Atlanta Workers Testify to “People’s Wage Board,” Modeled on New York
(APN) ATLANTA — An Atlanta People’s Wage Board–styled upon an official recent Wage Board in New York–heard testimony from sixteen low wage workers over the course of two hours on Wednesday, October 07, 2015.
In May 2015, Gov. Andrew Cuomo of New York ordered the empaneling of a Wage Board to investigate and make recommendations on an increase in the minimum wage in the fast food industry. It met several times and in July 2015 recommended a fifteen dollar minimum wage in the industry.
In September 2015, Gov. Cuomo announced his administration would adopt the fifteen dollar minimum wage for fast food workers, and is now pushing to expand the wage to all industries.
Now, activists in other U.S. states, including Georgia, are pushing for similar actions.
State Sen. Vincent Fort (D-Atlanta); State Rep. Dewey McClain (D-Lawrenceville), who is President of the Atlanta North Georgia Labor Council; Prof. Fred Brooks of Georgia State University; and Pastor Frank C. Brown of Mount Olive Missionary Baptist Church led the hearing and, afterwards, hosted a press conference down at the Georgia State Capitol.
“I am strongly pushing for the Wage Board to recommend us fast food workers fifteen an hour, minimum, not later but now,” Tolanda Kyles, a Burger King employee, said, after discussing the difficulty of providing for her four growing kids and mother on $7.25 an hour.
The testimony came from workers in fields like fast food, grocery, child care, home health care, and government.
The Board itself has no authority to implement any policy changes; however, the Board was eager to provide a forum for workers to speak out, as well as to discuss 2016 legislation and the growing movement for “$15 and a union.”
“If the minimum wage had kept up with inflation it would be $10.52. If it had kept up with worker productivity, it actually would be $21.72. The economy has grown terrifically, but plain, average working people have been left behind,” Prof. Brooks said during opening remarks.
Workers testified about having wages withheld, managers who avoid paying overtime, challenges getting worker’s compensation, inconsistent paycheck timing, and intentional understaffing of stores.
Derrell Odon, a Kentucky Fried Chicken employee and Purple Heart recipient, spoke about wanting to provide for his son and family.
“I can’t even afford to put a roof over my child’s head with the amount of money that I make,” Odon said.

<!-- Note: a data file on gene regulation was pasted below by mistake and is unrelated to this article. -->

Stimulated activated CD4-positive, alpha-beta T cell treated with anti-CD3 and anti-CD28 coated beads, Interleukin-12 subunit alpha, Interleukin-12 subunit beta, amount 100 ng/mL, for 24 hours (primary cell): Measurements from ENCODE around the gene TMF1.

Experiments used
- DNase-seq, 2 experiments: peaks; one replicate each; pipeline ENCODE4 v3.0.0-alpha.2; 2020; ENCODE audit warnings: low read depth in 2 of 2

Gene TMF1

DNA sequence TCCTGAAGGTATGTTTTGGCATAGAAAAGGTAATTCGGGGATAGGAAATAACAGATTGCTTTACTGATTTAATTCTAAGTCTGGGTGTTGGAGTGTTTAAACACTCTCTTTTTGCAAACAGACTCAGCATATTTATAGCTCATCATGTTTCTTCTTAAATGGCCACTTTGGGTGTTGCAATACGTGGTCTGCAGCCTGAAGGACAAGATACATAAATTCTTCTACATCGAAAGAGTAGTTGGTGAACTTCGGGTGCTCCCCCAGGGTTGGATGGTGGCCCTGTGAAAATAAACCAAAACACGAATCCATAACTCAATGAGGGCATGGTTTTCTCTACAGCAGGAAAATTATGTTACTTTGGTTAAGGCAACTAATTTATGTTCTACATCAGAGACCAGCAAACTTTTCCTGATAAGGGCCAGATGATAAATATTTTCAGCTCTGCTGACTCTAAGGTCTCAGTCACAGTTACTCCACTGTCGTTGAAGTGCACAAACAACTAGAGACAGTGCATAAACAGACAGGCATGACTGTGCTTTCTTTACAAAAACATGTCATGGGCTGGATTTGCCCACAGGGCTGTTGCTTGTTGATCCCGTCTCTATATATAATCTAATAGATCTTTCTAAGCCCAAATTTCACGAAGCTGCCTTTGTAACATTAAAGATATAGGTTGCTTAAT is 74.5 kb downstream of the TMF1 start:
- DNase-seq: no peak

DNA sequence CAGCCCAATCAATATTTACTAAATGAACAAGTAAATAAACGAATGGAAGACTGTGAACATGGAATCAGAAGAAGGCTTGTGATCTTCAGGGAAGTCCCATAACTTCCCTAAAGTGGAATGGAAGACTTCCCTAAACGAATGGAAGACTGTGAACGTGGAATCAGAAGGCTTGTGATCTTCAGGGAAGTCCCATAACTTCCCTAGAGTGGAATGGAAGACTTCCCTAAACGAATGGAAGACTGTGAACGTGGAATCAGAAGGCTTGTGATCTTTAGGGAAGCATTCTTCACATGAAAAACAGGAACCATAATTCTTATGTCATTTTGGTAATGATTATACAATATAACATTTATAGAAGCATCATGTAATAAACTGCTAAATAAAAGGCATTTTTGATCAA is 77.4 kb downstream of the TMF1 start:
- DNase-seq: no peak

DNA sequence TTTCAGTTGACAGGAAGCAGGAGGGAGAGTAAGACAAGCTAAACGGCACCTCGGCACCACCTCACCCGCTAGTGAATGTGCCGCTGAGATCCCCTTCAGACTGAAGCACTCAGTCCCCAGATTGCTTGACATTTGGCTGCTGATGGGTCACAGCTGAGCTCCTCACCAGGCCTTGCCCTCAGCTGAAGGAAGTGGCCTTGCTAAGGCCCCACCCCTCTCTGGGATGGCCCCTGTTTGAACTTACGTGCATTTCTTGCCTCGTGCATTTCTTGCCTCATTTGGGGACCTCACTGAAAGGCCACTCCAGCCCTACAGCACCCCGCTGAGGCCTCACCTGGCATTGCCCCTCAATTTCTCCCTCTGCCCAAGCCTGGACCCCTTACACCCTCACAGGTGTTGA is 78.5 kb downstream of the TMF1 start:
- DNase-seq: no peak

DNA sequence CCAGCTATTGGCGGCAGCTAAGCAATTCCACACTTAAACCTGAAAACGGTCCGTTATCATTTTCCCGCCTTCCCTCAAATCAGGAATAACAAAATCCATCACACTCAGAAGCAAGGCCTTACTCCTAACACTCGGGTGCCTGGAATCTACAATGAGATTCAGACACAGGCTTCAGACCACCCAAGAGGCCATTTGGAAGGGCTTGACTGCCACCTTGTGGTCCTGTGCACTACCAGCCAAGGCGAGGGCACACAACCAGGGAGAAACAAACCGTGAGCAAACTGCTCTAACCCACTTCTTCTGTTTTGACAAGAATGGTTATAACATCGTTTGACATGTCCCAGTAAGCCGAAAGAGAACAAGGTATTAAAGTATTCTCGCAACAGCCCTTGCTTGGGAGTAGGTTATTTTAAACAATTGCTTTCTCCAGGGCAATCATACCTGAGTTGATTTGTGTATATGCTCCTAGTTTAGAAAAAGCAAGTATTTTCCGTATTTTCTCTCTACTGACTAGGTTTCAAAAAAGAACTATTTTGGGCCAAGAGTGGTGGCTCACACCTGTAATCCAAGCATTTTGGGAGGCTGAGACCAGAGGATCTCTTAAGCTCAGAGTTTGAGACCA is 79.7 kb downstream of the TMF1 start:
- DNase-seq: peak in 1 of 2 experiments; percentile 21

Odon makes $7.25 an hour and lives with two roommates in a one bedroom apartment, while his fiance and son live with her family.
He recently completed a 45 hour work week, hoping to be able to set aside extra money for a stroller for his son, but said that he is instead facing management changing his documented hours to avoid paying overtime.
“She told me she was going to take my five hours and put them on next week’s check, so she wouldn’t have to give me my time and a half,” Odon testified.
Four of the top five jobs projected to have the largest number of annual openings are in low wage sectors.
According to the Georgia Department of Labor, these are: Customer Service Representatives; Retail Salespersons; Accountants and Auditors; Laborers and Freight, Stock, and Material Movers; and Waiters and Waitresses. These areas are projected to total over 4,500 new job openings in 2022.
“One of the scandals of low wage pay in America is that people who work full-time are on what? Public assistance. In this country, low wage workers receive 153 billion dollars in public assistance,” Sen. Fort said.
“What does that mean?… It is taxpayers who are subsidizing McDonalds, Burger King, it is taxpayers who are subsidizing low wages with Medicaid, with SNAP (Supplemental Nutrituion Assistance Program, or food stamps), with CHIP (Children’s Health Insurance Program),” Sen. Fort said.
Sen. Fort discussed increasing visibility around the number of companies in Georgia that have employees receiving public assistance because their jobs do not pay a living wage.
He proposed charging a fee to these companies for each employee that must be subsidized with public funds, as well as making publicly available information on employers that are benefiting from their low wage workers receiving public assistance.
Rep. McClain’s already-introduced HB 8 would increase the minimum wage to $15, and eliminate exemptions that currently exist for tipped workers, farm workers, and domestic workers. Sen. Fort plans on introducing a companion bill in the Senate.
HB 8 was assigned to the Industry and Labor Committee, but has yet to receive a hearing.
In response to a question about the prospects of pro-worker legislation moving forward, Rep. McClain spoke positively about the absolute need for this legislation, and Sen. Fort spoke about the impact of community organizing on securing wins for some of their legislative proposals.
“Regarding the prospects of the bill, you know, I am committed to not only introducing the bill, but fighting for the bill,” Sen. Fort said, citing past legislation around predatory lending that also was thought to have poor prospects.
“It is a crime that anyone nowadays makes less than $15 an hour. It is troubling that two-thirds of the workers making minimum wage are women… A living wage is a human right and we are failing workers,” Tamieka Atkins, Atlanta Chapter Director of the National Domestic Workers Alliance, said during the hearing.